In 2012, test collection of a small batch of 152Tb was done at ISOLDE by the MEDICIS collaboration and shipped to Lausanne university hospital, CHUV. Biodistribution studies of a new bombesin analogue bioconjugate showed better retention in prostate cancer tissues in grafted nude mice, compared for benchmarking to the same conjugate tagged with 68Ga. Extension to treatment trials with the 149Tb alpha emitter should follow as soon as such batch production and delivery can start. Alpha emitters are entering the body and kill much more cancer cells within a short range, hence without damaging healthy tissues or cells. Localized treatment results in a lower rate of metastasis and it is also useful in cases of cancers that can’t be treated with external beam radiation or surgically removed. Bioconjugates with alpha emitters can target even undetected metastasis, which could not be treated by external beam irradiation or surgical interventions.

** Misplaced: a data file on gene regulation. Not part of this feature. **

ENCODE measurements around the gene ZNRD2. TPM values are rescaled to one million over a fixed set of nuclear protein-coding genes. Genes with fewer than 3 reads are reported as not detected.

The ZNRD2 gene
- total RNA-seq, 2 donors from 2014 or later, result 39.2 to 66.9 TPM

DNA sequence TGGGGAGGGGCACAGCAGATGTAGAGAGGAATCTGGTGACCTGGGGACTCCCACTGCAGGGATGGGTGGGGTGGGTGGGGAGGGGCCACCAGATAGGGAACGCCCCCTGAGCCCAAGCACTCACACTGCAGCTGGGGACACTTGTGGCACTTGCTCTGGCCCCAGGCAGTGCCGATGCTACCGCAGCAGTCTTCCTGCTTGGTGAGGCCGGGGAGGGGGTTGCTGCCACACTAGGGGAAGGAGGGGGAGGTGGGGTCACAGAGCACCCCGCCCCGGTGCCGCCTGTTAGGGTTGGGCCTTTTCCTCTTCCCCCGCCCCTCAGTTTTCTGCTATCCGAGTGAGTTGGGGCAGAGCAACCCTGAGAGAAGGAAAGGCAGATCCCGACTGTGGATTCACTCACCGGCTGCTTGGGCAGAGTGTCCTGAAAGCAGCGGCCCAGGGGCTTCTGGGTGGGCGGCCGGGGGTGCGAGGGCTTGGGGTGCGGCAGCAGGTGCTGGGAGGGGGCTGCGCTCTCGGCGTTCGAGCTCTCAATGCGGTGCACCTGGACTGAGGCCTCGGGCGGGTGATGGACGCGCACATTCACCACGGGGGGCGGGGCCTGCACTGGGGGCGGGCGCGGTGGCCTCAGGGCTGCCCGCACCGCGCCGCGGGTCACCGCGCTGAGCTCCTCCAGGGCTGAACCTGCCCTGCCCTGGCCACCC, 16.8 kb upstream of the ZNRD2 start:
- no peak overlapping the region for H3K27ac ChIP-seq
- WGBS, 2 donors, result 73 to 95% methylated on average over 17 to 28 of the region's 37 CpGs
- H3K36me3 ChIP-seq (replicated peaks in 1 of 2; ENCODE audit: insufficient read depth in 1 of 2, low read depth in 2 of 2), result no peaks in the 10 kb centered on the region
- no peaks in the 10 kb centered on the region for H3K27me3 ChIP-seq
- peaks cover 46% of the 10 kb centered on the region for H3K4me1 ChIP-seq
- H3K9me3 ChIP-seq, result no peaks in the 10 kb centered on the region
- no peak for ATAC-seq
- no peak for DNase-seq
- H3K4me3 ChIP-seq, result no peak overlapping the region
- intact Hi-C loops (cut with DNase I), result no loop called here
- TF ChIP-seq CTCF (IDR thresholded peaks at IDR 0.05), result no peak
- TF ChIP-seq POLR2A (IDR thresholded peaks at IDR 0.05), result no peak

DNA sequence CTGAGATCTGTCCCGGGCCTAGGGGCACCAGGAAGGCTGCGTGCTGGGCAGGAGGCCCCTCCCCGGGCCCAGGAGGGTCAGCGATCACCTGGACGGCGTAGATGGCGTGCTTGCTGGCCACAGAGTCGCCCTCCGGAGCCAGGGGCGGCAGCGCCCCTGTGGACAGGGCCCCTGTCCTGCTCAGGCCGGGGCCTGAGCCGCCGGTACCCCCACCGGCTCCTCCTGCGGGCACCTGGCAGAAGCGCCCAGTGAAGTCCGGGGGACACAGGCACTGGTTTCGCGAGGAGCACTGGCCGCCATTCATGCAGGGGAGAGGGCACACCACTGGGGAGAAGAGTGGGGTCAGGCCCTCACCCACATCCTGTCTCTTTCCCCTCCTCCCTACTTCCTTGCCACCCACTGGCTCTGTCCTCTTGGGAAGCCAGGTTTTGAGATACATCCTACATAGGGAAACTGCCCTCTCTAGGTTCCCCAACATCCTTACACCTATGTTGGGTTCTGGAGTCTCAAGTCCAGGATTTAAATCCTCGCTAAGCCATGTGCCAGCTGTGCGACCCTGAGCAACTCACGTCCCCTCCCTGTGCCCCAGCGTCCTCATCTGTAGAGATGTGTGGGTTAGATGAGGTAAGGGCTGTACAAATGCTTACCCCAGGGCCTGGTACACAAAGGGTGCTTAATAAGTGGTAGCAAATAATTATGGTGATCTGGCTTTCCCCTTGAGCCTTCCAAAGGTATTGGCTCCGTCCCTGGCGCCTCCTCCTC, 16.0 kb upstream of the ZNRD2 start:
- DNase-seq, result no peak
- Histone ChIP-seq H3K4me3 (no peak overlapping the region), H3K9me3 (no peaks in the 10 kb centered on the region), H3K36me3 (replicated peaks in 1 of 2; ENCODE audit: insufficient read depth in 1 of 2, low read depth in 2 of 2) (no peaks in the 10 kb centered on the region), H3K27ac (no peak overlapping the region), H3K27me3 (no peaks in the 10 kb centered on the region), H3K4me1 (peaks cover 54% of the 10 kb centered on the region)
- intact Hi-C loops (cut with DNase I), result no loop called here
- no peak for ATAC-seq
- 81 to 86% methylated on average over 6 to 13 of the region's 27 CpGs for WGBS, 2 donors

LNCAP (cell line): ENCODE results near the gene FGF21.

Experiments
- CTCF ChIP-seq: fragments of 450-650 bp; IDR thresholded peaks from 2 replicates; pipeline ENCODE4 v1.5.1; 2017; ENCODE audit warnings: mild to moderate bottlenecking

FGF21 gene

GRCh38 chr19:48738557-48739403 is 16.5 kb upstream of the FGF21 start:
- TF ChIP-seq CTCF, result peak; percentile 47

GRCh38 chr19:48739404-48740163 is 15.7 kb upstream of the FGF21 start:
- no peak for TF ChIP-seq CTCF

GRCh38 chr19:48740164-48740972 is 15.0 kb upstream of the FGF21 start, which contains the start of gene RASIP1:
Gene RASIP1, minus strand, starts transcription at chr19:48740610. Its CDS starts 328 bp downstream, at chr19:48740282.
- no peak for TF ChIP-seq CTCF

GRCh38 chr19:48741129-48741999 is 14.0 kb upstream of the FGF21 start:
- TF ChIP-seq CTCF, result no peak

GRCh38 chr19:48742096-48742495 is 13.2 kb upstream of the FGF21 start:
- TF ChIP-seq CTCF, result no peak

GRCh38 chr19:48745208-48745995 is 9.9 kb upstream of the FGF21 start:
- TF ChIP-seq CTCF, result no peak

CERN-MEDICIS facility will produce small batches of up to 500MBq of carrier-free isotopes suited for fundamental and pre-clinical research in medicine. This will be achieved by constructing suitable infrastructures to handle open radioactive sources. It will be an extension of the present ISOLDE class A laboratory, in which a dedicated isotope mass-separator and dedicated laboratories will operate. By choosing just the right combination of target materials (like titanium, lead, ceramics a.o) and the appropriate method, the ISOLDE team produces a wide range of made-to-order radioactive isotopes. Innovative isotopes can be applied in three fields: first of all for medical imaging, secondly for cancer treatment and finally they can be used with tiny seeds that will be inserted and act  in a localized area around near the target. Another fingerprint of MEDICIS is the development of new medical protocols by combining in addition recent advancements in robotics and surgical techniques.